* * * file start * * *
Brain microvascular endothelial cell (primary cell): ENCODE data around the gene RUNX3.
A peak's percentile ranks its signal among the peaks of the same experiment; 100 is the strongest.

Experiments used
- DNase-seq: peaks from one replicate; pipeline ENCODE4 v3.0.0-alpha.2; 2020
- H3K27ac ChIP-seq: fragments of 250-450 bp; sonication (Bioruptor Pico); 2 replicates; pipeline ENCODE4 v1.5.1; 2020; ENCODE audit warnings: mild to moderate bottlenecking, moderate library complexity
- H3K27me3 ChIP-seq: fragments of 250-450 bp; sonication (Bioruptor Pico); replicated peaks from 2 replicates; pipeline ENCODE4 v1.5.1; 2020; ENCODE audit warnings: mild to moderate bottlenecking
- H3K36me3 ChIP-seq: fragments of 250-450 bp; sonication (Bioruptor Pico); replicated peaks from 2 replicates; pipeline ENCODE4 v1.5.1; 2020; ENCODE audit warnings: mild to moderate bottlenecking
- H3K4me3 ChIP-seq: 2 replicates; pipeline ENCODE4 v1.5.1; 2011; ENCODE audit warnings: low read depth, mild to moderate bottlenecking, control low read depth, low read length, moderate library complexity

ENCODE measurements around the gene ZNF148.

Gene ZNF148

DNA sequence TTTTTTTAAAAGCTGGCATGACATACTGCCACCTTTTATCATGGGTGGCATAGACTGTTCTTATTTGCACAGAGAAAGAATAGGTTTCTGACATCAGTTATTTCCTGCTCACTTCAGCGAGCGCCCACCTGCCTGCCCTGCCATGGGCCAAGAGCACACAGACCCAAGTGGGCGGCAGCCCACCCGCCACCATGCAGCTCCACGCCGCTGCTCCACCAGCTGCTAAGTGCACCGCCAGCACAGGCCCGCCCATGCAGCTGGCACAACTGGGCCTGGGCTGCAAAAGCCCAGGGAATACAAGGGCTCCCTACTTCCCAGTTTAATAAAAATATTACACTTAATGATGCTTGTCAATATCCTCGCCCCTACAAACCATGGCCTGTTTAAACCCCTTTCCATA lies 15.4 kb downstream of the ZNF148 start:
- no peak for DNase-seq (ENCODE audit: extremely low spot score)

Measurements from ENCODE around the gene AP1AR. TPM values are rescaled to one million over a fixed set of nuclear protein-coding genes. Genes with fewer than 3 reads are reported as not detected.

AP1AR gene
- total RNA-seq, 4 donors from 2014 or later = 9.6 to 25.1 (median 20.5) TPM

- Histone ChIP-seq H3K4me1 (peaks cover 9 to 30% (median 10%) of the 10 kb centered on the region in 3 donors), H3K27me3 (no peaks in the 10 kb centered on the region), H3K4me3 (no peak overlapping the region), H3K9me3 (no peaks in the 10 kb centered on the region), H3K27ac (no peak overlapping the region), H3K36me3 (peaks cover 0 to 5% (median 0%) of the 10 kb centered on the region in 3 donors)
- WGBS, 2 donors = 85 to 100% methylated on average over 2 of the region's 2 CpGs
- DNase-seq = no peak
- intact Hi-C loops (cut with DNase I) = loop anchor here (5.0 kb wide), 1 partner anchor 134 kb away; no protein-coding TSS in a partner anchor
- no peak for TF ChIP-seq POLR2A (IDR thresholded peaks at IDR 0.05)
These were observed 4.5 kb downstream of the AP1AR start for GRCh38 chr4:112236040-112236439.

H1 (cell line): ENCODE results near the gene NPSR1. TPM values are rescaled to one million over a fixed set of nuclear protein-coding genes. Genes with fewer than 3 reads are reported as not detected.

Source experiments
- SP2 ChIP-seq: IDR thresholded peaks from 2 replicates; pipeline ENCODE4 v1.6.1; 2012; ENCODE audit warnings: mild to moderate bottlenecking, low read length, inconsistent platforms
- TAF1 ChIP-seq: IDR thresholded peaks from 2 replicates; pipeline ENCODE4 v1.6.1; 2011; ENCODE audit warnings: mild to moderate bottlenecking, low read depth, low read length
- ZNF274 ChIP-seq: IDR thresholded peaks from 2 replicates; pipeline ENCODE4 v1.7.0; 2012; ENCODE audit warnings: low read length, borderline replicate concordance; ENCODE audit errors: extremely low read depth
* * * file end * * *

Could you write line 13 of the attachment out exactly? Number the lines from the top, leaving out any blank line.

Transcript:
Measurements from ENCODE around the gene AP1AR. TPM values are rescaled to one million over a fixed set of nuclear protein-coding genes. Genes with fewer than 3 reads are reported as not detected.